This paper is a section of the forthcoming publication “Brazil as an Economic Superpower? Understanding Brazil’s Changing Role in the Global Economy” (Washington, D.C.: Brookings Institution Press), Lael Brainard and Leonardo Martinez-Diaz (eds.).
This paper puts forward an analysis of the current Brazilian energy matrix in terms of its key components—oil, natural gas, hydropower, and biofuels—as well as the policies and market regulations that sustain them. Once this broad picture is established, the paper discusses the sector’s main trends and their international implications, both regionally and globally. The hypothesis is that Brazil has been moving from a strict, self-sufficient, fully state-controlled strategy toward a more efficient and secure energy security approach based on a combination of domestic, regional, and international factors. State control is still an important determinant, but not the central one.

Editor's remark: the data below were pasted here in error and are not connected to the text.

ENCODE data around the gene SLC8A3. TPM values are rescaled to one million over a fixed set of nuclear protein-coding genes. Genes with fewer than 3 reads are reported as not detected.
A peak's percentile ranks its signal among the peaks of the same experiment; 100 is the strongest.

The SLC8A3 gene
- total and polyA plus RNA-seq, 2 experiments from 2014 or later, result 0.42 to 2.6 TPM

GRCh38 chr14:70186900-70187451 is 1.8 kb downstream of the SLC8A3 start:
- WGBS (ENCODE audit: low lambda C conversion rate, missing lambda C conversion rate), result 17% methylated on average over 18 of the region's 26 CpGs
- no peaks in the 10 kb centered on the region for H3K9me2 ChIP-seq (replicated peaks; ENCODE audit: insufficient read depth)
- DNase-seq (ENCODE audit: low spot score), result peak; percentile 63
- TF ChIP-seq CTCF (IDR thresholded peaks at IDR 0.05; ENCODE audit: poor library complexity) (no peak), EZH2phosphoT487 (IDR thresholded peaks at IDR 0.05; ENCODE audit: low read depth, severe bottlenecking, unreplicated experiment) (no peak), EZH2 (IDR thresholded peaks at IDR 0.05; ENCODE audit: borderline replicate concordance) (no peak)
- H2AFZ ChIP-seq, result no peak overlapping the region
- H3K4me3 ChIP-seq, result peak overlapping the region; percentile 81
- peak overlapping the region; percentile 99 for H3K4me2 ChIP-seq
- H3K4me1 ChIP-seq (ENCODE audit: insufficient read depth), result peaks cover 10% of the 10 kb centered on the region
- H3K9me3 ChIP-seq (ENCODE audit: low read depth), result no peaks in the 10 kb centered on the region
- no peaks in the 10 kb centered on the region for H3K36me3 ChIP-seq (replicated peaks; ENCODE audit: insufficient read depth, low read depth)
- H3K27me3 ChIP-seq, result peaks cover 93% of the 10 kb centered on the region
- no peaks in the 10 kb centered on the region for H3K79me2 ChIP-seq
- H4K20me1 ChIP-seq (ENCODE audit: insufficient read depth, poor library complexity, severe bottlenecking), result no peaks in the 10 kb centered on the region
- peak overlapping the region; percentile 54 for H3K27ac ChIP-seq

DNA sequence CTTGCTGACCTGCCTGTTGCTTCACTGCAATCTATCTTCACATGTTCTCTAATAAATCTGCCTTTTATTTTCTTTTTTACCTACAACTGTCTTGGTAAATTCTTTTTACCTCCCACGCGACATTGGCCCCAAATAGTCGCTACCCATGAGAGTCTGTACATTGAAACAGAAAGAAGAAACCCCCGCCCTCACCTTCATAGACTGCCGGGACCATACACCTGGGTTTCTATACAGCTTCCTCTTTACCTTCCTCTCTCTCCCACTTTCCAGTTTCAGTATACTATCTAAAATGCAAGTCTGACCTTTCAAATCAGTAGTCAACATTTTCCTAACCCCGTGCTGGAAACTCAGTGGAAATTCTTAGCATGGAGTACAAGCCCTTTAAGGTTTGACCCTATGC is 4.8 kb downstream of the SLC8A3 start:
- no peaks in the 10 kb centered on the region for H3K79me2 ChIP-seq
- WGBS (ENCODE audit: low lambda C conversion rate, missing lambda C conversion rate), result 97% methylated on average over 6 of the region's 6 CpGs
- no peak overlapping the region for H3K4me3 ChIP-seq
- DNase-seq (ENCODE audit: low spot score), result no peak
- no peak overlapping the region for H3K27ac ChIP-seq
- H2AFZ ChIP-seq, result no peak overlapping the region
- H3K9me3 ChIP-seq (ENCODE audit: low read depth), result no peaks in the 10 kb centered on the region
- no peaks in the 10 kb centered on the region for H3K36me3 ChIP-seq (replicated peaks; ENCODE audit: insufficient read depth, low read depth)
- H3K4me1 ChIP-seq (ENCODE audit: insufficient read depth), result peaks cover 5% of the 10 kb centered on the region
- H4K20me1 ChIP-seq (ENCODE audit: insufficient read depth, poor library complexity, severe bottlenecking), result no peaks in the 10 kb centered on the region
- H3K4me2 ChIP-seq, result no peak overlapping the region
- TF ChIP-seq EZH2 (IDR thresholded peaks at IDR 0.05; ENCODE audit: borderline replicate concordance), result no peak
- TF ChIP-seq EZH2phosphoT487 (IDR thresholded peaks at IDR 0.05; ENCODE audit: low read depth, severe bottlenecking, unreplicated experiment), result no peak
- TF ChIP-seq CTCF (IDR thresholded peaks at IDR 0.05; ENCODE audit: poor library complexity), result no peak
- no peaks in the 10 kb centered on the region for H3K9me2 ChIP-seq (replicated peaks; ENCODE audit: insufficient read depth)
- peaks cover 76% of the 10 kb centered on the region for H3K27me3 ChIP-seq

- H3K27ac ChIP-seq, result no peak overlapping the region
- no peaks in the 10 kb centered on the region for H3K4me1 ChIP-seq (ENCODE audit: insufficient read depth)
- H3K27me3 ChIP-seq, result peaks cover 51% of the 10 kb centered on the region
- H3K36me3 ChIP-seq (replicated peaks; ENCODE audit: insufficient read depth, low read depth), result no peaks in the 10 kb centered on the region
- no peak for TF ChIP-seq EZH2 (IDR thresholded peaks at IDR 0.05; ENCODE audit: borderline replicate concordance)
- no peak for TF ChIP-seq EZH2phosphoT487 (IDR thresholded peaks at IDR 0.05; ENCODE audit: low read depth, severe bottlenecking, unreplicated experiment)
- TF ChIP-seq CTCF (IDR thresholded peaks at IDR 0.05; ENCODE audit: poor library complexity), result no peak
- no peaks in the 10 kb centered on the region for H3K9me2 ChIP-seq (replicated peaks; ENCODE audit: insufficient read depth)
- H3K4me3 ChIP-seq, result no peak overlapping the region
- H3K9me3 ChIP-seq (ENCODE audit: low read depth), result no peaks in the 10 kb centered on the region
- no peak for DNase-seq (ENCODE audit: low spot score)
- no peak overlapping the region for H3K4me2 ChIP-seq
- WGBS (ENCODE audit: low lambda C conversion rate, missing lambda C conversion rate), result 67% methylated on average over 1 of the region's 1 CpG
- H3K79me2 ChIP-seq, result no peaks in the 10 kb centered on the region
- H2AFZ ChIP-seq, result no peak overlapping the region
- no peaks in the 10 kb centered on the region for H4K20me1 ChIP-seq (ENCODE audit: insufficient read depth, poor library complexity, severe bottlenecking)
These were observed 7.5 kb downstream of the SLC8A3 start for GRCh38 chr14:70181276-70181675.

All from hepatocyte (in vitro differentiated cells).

This decision [banning American citizens from traveling to North Korea] is both appropriate and overdue. It's about protecting American lives ... I see extremely limited prospects under prevailing circumstances for any meaningful improvement in US-[North Korea] relations.